The consulate where Ambassador Stevens and three other Americans were killed in a rocket attack, it is now revealed, had come under attack at least twice before in recent months. These attacks included a blast that blew a hole on the security wall and an explosive device tossed over the wall. Republicans took up these attacks at a congressional committee meeting and sought answers from the Barack Obama administration. In response, Secretary of State Hillary Clinton said a team had been set up to investigate the attacks.
Whether Ambassador Stevens was killed due to the US failure to provide adequate security to the Benghazi consulate or by the al-Qaeda linked Ansar al-Shariah militants who were only a year ago coordinating with US and NATO military officials during their fight against Muammar Gaddafi, the events which are unfolding show that the United States is benefiting from the incident.
The deaths of Stevens and three other Americans during the protest against the YouTube video “Innocence of Muslims” have put the US plans to set up military bases in North Africa on the fast track. According to an Associated Press story on Wednesday, small teams of special operations forces arrived at American embassies throughout North Africa in the months before the attack on the Benghazi consulate: Their mission was to set up a network that could strike a terrorist target or rescue a hostage.
The US has been claiming that Al-Qaeda in the Maghreb (AQIM) – Maghreb means the western part of the Arab world comprising Libya, Algeria, Morocco and other North African countries – is a security concern. But given the advantages the US accrues in the outcomes of attacks by al-Qaeda or its affiliates, one wonders whether the so-called jihadists are being manipulated or deliberately provoked by the American handlers.
Gaddafi had prevailed upon African Union countries in building up opposition to US moves to set up its African Command, Africom, in an African country. It is now based in Germany. Barely a month after Gaddafi was killed, the US strengthened its military presence in the Central African Republic, Uganda, South Sudan and the Democratic Republic of Congo and drew up plans to conduct joint military exercises with 14 major African countries. Events unfolding in Somalia show that it is only a matter of time before the US moves into that country from where it can control the vast Indian Ocean and thwart China’s attempts to dominate it. It is in this light, one must see pro-US Ethiopia’s moves to destabilise Eritrea, which like Gaddafi’s Libya is opposed to US dominance in the region.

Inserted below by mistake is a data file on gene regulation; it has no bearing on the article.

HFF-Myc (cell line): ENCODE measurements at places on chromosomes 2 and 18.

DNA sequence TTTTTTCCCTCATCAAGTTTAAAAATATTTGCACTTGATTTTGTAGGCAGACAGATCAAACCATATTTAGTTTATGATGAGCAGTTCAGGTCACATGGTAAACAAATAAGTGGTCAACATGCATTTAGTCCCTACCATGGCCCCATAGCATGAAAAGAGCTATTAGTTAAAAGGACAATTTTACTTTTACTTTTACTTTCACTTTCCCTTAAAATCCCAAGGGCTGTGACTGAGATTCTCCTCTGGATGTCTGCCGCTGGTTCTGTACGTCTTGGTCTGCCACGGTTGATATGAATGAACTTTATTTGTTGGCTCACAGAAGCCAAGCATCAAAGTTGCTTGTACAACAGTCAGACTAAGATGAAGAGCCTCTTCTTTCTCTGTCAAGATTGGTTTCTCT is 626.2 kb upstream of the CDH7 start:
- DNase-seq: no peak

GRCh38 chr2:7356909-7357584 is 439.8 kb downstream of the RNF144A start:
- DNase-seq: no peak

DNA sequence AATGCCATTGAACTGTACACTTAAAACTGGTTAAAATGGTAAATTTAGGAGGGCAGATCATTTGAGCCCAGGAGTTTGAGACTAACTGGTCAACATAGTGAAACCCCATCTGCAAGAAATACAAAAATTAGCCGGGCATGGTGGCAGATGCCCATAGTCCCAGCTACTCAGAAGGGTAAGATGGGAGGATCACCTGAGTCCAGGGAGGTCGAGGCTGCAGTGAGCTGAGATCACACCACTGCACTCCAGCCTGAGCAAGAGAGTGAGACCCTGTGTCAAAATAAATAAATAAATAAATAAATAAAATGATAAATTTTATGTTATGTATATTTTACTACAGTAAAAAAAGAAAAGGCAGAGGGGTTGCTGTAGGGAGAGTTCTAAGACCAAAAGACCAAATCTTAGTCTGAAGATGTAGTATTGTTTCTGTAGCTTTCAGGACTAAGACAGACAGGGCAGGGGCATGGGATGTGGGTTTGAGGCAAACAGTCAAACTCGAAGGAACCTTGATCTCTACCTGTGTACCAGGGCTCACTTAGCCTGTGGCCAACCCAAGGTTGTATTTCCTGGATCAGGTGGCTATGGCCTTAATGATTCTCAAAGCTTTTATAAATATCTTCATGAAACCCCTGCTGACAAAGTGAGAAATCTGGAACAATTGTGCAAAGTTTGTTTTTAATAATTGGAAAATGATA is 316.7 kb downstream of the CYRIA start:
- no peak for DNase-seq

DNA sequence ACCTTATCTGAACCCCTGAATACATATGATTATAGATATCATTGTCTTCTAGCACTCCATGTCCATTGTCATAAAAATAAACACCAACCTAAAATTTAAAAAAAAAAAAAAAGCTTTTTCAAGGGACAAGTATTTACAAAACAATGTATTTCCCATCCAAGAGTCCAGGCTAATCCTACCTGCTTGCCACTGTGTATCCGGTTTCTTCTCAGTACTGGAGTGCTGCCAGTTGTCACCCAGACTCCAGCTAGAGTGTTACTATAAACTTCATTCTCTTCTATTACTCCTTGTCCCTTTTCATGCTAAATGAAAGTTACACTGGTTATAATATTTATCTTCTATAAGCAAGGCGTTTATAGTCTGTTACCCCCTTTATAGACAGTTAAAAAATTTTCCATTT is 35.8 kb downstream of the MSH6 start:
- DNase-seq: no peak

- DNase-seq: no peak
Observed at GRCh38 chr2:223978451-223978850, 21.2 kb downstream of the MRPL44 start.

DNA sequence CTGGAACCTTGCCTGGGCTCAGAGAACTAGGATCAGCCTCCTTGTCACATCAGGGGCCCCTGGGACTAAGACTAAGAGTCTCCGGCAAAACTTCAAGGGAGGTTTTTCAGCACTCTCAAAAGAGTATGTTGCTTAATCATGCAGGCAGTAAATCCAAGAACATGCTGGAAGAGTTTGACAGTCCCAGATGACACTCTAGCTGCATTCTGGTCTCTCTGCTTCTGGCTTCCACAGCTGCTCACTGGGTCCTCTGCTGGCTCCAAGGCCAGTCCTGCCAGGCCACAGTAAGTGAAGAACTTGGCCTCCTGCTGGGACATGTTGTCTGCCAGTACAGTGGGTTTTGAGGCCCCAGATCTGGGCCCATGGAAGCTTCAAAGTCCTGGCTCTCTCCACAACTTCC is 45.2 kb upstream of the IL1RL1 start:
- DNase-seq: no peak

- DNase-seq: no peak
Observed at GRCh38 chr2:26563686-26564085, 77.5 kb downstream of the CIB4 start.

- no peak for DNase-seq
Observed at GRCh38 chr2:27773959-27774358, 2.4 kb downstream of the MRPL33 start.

In 1969, Gaddafi and his fellow military officers soon after they overthrew King Idris, marched to the Wheelus airbase near Tripoli and ordered the Americans and the British to leave the country.
Now Gaddafi is history, the US wants only an excuse to move in and set up a Wheelus like airbase. Al Qaeda in the Maghreb – whether it is imaginary or real, manipulated or managed – provides that excuse. Soon we will see US drone attacks on militant targets in Libya, similar to the attacks in Pakistan and Yemen and a larger US military presence in Libya and neighbouring countries.
Libyan Prime Minister Mustafa Abu Shagur who heads a powerless government that bows to the US told Al-Jazeera that his country would not allow any outside forces to enter Libya or infringe on its sovereignty. But similar or stronger statements challenging outside interference were made by Pakistan’s strongman Pervez Musharraf. Eventually, he even offered Pakistan’s bases to the US to launch drones and kill thousands of Pakistanis.
(This article also appeared in the Daily Mirror of October 5, 2012)

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About ameenizzadeen

journalist and global justice activist